It is very difficult to do arithmetic with Roman numerals. Try adding the following, and you'll see what I mean:
The answer of course is LIII. But you knew that.
Because arithmetic was (and is) very useful for a lot of things, medieval people used the abacus. The most basic version is a series of wires with beads, set in a frame. The bottom wire is for the "ones place," the next for the "tens place," and so. (You learned about "tens place" in school, right?) So the number LIII (53) would be represented by three beads pushed along on the bottom wire and five on the next wire. The use of the abacus goes back at least to the ancient Greeks and probably Egypt and Babylon.
In the twelfth century in England, the royal treasury used what was essentially a checker board for the same purpose, putting stones on the squares rather than moving beads on a wire. England's treasury is still known as the Exchequer.
Medieval people thus conceptualized numbers as we do, even if they wrote them as Roman numerals. This is not at all strange. Think about the following:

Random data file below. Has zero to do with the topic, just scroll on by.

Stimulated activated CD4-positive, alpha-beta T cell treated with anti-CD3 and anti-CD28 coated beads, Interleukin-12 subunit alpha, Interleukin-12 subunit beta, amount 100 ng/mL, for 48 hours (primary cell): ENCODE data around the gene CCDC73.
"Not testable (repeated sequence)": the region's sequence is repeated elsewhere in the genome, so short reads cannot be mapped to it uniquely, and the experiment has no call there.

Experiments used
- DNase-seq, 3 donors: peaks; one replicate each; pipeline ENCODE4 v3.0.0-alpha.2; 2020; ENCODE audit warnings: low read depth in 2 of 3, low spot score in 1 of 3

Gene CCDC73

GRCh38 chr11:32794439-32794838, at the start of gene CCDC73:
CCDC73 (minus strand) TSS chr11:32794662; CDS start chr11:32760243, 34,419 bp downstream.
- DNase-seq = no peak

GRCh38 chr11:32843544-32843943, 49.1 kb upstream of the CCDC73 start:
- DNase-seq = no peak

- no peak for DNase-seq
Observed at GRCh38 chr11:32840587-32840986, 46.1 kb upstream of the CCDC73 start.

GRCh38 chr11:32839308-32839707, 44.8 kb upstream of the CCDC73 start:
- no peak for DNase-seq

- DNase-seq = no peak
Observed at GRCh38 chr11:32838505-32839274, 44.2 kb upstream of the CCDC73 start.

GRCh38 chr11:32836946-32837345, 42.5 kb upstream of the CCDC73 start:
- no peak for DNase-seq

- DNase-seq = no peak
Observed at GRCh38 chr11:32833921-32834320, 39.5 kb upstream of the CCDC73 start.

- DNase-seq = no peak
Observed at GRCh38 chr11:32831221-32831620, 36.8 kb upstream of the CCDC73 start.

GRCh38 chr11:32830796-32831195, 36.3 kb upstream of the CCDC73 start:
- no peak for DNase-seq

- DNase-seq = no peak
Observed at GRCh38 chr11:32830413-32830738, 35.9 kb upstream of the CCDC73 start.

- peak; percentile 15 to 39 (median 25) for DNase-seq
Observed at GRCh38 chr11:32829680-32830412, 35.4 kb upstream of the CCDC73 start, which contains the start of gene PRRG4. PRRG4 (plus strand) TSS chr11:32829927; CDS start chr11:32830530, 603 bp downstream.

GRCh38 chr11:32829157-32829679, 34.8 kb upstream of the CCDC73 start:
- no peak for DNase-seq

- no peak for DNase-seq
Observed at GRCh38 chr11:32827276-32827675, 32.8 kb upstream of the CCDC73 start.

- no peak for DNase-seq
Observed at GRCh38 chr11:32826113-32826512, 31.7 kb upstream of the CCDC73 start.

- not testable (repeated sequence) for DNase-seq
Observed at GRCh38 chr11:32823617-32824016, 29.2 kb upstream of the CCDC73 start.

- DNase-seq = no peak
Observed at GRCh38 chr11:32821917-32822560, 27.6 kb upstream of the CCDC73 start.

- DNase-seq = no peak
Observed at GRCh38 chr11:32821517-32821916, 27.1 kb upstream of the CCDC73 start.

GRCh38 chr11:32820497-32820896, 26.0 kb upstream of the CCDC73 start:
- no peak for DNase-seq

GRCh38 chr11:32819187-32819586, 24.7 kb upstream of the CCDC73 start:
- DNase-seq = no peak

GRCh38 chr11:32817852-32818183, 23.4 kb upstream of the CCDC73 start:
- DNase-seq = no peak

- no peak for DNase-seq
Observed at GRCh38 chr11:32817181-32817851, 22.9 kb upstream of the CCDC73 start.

We switch them into numbers in our heads to get the answer and don't even think about it. Medieval people did the same thing.
Medieval arithmetic was complicated by not having a zero. They of course knew about "nothingness." The number "ten" on an abacus was a 1 in the "tens place" and nothing in the "ones place." But when counting backwards, minus-one was next to one, without a zero in between. Thus, when AD-BC dating was invented in the fifth century AD, the year 1 BC came immediately before the year 1 AD. Zero came from the Arabs and was first really explained as a number by Fibonacci.
© C. Dale Brittain 2016